You know, I have been thinking this whole time the soap was too harsh and possibly causing my issue. I dropped $1500 to have someone compound my hull, twice now. It looked good for a month. I was crazy about rinsing and washing. And then it started to look like crap pretty quick. But only the parts exposed to UV. My bow has a pretty decent curve and the gel coat that stays out of the UV always looks good.

Maybe I'll try the two-step presta and star brite polymer wax again.

I wish there was a scientific comparison of the polymer waxes and ceramic coatings.
Old 02-25-2021, 08:20 AM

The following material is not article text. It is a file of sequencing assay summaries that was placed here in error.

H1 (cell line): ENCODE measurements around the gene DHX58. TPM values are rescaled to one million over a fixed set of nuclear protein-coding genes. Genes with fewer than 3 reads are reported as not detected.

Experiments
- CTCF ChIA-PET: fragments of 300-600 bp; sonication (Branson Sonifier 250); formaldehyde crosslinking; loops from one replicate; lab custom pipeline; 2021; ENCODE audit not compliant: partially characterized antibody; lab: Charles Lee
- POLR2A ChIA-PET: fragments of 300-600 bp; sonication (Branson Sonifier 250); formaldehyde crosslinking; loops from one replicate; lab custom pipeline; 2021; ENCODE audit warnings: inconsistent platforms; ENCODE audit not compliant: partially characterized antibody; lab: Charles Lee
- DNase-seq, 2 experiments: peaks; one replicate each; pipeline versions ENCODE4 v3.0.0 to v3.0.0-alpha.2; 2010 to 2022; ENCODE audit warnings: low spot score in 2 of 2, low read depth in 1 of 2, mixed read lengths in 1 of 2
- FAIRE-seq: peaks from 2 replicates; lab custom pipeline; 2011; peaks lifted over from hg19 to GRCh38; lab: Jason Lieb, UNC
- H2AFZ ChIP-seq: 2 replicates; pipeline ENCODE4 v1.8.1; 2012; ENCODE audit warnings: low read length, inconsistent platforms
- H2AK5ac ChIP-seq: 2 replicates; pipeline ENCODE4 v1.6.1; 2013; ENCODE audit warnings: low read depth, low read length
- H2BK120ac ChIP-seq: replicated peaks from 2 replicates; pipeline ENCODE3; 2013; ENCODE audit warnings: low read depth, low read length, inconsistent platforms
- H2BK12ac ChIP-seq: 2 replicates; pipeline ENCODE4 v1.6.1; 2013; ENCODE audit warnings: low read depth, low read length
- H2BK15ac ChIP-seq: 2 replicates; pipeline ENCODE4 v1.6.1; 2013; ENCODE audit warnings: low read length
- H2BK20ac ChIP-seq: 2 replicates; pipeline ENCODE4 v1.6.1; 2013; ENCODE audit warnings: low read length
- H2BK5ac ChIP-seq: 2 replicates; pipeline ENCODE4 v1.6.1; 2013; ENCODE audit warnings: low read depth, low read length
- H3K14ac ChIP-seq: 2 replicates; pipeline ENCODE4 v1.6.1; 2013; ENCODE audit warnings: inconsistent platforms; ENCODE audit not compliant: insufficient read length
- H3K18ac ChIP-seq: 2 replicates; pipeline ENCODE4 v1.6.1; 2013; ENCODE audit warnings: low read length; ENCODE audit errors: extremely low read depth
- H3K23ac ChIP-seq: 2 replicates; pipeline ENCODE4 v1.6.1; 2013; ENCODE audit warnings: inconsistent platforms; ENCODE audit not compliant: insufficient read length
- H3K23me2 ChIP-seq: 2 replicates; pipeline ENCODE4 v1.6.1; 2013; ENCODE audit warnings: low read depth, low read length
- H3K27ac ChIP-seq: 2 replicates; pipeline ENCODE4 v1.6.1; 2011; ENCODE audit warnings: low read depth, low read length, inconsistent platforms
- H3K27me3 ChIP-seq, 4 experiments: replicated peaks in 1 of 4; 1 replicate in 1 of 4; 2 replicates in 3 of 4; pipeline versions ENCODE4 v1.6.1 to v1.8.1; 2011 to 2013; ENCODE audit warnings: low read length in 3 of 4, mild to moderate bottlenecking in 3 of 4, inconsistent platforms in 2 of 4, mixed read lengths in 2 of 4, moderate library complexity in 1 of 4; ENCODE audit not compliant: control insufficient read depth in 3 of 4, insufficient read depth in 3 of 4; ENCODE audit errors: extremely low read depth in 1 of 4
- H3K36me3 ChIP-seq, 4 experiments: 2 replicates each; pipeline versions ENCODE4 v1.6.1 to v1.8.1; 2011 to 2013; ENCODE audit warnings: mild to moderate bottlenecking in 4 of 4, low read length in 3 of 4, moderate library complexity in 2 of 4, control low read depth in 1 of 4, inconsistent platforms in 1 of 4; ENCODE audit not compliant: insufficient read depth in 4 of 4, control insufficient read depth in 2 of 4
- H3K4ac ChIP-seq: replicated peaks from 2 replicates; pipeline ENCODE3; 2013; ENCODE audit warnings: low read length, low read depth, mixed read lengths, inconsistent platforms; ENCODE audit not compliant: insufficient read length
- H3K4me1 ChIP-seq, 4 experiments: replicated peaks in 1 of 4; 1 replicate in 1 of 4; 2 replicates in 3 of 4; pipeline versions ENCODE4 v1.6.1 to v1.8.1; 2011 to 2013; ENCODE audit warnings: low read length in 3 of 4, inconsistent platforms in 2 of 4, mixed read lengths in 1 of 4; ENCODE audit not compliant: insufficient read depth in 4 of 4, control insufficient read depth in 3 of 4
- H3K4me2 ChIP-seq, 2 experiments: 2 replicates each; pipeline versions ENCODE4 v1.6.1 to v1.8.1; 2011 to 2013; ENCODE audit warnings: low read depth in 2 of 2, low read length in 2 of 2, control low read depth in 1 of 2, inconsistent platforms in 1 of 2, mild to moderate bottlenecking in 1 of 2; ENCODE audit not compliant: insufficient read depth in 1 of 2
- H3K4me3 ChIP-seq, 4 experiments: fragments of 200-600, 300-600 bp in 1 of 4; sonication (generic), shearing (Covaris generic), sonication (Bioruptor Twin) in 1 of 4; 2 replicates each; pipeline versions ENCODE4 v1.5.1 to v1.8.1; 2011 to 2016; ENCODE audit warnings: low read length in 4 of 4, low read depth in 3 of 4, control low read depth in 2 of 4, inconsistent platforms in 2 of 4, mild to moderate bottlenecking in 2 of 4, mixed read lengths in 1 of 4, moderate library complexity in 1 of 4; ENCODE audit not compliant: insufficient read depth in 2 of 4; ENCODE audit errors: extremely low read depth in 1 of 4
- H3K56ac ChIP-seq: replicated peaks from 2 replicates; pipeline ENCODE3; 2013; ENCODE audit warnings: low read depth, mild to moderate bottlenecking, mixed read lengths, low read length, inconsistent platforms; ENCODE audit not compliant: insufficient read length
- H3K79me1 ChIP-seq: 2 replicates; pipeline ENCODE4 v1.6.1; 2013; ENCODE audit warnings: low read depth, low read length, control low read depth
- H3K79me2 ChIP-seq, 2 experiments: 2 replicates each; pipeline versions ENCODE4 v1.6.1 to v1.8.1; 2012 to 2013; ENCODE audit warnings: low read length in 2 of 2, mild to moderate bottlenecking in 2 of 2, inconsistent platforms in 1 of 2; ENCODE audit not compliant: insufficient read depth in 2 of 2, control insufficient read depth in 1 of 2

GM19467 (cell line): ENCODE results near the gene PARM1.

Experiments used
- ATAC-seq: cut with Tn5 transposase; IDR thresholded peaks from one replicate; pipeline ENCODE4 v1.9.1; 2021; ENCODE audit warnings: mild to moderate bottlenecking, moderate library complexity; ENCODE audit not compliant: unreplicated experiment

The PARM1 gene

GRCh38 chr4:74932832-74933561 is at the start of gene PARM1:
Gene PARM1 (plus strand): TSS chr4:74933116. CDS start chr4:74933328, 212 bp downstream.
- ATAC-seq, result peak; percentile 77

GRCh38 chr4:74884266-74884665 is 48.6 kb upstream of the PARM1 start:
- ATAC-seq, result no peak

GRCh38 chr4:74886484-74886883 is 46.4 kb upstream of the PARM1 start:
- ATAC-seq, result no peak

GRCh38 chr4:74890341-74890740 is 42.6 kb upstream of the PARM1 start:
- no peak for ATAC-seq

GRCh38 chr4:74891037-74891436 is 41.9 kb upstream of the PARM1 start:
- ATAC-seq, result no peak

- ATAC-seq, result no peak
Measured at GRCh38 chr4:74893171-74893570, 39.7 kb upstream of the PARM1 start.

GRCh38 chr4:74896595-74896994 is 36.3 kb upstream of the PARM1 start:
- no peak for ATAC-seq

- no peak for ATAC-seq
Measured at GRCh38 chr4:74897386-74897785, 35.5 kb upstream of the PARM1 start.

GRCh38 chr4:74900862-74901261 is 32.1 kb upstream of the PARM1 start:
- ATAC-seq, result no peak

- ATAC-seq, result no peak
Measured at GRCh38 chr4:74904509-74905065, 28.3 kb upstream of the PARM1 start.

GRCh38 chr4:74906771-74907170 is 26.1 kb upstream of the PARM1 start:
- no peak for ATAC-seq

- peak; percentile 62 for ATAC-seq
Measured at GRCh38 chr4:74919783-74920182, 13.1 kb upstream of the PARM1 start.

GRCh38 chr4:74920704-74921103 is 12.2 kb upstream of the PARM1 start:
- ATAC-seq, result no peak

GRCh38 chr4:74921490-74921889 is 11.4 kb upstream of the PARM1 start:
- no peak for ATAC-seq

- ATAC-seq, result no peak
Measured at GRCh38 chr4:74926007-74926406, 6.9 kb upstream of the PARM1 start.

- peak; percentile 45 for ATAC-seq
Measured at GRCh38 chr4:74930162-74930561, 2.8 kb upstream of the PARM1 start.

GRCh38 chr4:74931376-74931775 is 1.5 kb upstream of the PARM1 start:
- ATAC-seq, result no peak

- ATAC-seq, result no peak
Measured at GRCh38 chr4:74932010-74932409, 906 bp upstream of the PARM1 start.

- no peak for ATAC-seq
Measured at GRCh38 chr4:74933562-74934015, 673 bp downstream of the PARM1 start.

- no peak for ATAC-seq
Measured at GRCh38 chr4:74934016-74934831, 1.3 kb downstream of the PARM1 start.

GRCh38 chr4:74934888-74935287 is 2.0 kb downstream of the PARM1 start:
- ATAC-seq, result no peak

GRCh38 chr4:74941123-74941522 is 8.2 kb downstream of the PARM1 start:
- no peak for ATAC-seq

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Just went through the Ceramic Coating/Wax issue on my wife's new Audi S5. Bottom line, wax is good for 6 months, and ceramic coatings last a few years (with care). I've always been a hands on guy, and enjoy detailing my boats and cars myself. Even though I now have Kidzdent's son detail the boat just before tournament season in June/July, my crew and I still do the waxing of the hull and topsides and metal in the yard every April prior to launch. And I'm extremely meticulous on my F-150 and my wife's car. My boats and vehicles always look as new. When I purchased the Audi a couple months ago, I started researching Ceramic Coatings. I spent almost an hour with the shop discussing Ceramic Coating. They were not hard selling me, and understood I am a weekend warrior that loves to detail his cars/trucks. Ceramic coating is not a miracle coating. The "foundation" must be in pristine condition to end up with a great finish. With a new car, (as long as the auto dealer detail shop has not damaged the finish cleaning up the car from the factory), it's relatively easy to do, but on most cars you have to do a major redo on the paint/swirls/scratches before applying ceramic coating. Average lifespan on Ceramic is a 2-4 years, depending on how you take care of it. And applying a real Ceramic Coating, (not using a quick detail spray bottle) is really best left to the Pros. I eventually went with a Paint Protection Film/Clear Bra on the front end up to the doors, and a full ceramic coating. I'll see how it fares, but I have to admit the Audi looks pristine, (and better than it looked the day it was picked up at the dealer). And this is on a car that went from the dealer straight to the detailer the next day. But I can't take the vehicle to a car wash, (with the PPF). Actually the detailer stressed that a car wash is not a good idea for ceramic coated cars either, (or any car). That works for me, since I don't go to car washes anyway. I also need to use special products to remove bugs/tar/etc., and give the Ceramic coating a revival every now and then. And keep in mind, it's pretty costly for a Ceramic Coating.